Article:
By no means am I piling the Mets’ struggles at the feet of Luis Castillo, but the hobbled second baseman is hitting just .262 and is on pace for 84 runs and 49 RBI. The average is significantly lower than you’d like, but the run production is pretty much on par with what Lo Duca put up in 2006. You could live with those numbers if your leadoff hitter is an MVP candidate, however, Reyes is on pace for 93 runs scored and 71 RBI in 2008. Those numbers aren’t terrible, they’re just not Reyes-like, and they place added import on the production the team is getting from the 2 hole.

I believe that the No. 2 hitter in a batting order should be a versatile hitter who puts the ball in play, uses the opposite field, isn’t afraid of an 0-2 count, and rarely strikes out. In fact, I wish that description fit every hitter in the lineup, but those qualities loom particularly large in the 2 hole with an aggressive baserunner like Reyes in the leadoff spot. However, having said that, I am a firm proponent of the philosophy that you want your best hitters stacked 1-2-3 to maximize the number of at-bats they’ll see through the course of a game and the course of the season. If Luis were hitting at a .318 clip as Lo Duca did in ’06, we wouldn’t be having this conversation. Instead, I’m forced to seriously question the value of a hitter like Castillo at the top of this Mets lineup.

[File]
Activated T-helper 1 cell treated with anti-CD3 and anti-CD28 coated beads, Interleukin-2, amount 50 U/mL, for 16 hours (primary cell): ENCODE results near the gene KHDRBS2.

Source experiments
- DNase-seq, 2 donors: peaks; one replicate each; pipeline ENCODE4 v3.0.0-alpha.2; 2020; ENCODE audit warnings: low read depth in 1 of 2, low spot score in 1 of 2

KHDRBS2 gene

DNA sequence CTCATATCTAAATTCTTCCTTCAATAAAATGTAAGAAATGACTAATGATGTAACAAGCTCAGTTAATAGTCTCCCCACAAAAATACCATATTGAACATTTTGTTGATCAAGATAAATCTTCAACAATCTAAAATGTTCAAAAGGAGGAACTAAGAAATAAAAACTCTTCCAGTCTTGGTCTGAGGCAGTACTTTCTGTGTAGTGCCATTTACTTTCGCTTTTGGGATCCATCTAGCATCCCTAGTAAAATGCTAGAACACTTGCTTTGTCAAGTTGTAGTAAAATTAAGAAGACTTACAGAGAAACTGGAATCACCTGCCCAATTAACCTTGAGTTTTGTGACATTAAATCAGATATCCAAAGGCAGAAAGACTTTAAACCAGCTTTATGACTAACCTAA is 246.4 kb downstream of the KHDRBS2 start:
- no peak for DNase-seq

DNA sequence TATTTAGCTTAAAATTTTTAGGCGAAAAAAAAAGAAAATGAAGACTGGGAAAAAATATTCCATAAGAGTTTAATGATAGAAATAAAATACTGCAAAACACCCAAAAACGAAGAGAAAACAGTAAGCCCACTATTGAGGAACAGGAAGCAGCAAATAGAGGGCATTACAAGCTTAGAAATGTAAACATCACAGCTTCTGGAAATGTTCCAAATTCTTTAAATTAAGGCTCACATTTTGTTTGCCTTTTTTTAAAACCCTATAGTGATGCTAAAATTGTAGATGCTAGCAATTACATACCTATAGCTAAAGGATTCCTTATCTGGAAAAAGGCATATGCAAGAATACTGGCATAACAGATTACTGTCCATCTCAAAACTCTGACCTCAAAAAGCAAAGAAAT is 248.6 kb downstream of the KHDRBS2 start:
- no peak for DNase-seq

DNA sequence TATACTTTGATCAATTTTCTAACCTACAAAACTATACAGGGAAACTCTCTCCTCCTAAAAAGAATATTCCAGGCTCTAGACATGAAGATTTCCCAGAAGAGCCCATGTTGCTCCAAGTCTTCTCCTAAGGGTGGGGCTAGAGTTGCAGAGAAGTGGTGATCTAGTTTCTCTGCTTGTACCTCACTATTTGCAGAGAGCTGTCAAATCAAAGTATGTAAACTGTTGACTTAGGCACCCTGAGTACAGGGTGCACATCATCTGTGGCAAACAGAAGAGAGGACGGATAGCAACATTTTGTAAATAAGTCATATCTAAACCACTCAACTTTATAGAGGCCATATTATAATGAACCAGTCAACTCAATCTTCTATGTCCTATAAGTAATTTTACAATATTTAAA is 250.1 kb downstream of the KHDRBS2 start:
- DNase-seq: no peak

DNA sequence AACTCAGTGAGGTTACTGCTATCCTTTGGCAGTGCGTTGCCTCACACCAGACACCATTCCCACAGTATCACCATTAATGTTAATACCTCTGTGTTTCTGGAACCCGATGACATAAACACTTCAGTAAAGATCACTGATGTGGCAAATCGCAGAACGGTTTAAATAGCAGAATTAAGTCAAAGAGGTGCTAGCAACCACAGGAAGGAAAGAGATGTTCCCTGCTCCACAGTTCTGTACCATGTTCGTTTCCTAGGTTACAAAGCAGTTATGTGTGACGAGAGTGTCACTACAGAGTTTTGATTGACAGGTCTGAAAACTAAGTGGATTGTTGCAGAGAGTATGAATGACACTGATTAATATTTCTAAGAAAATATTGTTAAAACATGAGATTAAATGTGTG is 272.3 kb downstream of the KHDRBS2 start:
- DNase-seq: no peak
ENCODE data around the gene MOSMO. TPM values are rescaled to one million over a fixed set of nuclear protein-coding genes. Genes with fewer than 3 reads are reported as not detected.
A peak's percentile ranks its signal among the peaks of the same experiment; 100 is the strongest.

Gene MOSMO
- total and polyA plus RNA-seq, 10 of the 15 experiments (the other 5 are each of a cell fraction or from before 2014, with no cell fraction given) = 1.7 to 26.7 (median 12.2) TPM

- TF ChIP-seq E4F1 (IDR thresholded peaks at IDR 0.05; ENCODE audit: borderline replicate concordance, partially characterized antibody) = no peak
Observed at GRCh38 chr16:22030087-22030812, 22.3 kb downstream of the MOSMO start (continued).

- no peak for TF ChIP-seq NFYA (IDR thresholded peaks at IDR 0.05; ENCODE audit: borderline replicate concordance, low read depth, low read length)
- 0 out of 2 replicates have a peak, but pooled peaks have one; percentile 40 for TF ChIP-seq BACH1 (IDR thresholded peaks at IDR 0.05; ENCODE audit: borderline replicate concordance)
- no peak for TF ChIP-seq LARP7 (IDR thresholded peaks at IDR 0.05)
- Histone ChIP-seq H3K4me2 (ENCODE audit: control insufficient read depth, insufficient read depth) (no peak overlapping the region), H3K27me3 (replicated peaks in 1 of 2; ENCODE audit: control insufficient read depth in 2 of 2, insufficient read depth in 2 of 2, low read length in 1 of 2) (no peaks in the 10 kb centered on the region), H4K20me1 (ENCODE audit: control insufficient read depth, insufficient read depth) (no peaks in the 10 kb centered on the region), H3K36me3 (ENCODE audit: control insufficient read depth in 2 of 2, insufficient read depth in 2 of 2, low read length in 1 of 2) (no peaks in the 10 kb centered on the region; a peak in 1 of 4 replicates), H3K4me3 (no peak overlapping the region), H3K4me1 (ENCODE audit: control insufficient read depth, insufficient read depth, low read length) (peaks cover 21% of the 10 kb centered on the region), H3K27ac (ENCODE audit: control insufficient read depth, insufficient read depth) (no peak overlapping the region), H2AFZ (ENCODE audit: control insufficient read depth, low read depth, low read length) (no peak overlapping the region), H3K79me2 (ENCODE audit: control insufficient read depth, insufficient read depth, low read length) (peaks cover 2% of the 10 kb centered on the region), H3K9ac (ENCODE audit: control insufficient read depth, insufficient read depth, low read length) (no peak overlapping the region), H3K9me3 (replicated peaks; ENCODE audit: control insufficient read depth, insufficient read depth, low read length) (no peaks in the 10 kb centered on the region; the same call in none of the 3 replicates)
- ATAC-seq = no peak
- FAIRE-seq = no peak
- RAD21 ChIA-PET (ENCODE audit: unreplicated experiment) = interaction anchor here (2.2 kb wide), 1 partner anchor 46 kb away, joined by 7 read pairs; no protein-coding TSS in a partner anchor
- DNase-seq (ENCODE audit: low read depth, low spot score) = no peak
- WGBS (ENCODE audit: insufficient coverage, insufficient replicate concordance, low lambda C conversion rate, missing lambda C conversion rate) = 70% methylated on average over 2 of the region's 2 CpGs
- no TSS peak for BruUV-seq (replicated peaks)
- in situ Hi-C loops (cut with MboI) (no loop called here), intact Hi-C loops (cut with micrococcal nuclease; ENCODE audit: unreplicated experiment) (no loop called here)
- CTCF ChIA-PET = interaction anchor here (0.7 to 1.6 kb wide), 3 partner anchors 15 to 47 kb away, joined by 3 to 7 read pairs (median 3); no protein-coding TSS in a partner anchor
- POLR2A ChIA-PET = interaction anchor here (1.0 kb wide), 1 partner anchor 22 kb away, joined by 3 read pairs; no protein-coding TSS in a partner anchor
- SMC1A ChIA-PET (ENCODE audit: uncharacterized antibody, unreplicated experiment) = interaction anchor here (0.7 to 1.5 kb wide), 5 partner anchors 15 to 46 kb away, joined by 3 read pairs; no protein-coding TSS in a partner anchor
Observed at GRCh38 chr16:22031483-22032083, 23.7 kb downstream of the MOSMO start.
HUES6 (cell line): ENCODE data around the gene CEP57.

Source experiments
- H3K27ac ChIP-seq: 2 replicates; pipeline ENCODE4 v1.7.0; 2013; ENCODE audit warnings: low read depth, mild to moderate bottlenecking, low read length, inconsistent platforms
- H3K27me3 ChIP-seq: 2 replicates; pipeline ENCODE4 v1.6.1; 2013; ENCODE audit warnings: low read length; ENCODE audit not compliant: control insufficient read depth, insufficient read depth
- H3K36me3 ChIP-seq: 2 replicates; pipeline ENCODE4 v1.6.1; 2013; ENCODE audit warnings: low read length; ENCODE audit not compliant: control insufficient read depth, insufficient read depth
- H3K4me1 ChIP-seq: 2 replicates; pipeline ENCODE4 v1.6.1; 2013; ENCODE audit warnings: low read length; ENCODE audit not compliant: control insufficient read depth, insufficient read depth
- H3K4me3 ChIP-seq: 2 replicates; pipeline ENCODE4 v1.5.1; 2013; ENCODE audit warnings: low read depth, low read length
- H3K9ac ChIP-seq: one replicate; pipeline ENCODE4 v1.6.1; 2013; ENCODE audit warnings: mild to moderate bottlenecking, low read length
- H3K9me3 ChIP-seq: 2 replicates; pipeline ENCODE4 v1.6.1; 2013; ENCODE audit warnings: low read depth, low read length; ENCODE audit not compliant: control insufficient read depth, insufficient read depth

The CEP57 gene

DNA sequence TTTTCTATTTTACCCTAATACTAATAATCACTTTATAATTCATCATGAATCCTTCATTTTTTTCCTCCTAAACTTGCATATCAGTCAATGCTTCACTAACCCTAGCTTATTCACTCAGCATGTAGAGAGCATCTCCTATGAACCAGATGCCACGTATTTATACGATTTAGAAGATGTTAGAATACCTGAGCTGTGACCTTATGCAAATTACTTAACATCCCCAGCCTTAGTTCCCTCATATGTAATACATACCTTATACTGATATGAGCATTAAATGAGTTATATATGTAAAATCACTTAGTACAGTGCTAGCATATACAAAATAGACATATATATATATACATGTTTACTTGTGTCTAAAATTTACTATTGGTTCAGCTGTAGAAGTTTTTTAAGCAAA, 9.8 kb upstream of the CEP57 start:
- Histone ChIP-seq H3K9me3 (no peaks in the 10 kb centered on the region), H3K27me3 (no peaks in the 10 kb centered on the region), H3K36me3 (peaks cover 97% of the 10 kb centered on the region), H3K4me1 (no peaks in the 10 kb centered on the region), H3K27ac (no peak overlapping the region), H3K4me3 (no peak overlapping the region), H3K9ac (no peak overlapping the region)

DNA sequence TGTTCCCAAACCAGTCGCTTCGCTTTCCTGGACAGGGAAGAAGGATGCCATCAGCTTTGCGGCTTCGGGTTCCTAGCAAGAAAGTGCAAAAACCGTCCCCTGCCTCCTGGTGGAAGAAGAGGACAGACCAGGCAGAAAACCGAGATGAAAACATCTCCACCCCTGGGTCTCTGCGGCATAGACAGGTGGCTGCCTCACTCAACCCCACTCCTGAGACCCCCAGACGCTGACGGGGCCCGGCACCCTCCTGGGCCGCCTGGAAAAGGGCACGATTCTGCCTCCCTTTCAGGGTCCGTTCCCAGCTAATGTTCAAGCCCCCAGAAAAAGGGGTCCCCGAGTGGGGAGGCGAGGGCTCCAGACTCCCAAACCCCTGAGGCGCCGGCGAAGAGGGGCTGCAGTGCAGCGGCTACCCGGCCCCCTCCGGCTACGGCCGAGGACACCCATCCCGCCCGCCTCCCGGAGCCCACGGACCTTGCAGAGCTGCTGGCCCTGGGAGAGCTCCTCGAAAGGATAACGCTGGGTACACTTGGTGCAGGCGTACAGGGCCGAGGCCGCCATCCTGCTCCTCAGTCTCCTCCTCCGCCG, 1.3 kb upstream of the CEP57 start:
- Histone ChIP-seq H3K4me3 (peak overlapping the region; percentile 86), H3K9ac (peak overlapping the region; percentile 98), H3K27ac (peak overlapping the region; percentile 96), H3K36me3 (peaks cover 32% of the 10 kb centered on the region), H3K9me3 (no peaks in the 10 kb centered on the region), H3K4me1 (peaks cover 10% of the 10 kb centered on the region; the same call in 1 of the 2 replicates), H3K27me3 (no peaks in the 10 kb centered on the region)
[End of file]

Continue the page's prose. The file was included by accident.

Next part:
Of course, this isn’t breaking news. The Met fan has been down on Castillo for the entire season, so I presume I’m preaching to the choir. Similarly, I doubt I’ll attract many naysayers when I extol the virtues of hitting Ryan Church second in the order. Church after all is on pace for 127 runs scored and 119 RBI. To put those numbers in perspective, consider that the 29-year-old Church has 160 runs and 185 RBI for his entire career. Consider this as well: a 1-2 combination of Reyes and Church at the top of the order would put that duo on pace for 410 runs produced this season. Quite simply, it’s impossible to stink as badly as the Mets do with that sort of production at the top of the order. Moreover, a Met fan has to feel confident looking at a lineup 1-through-4 that features Jose Reyes, Ryan Church, David Wright, and Carlos Beltran.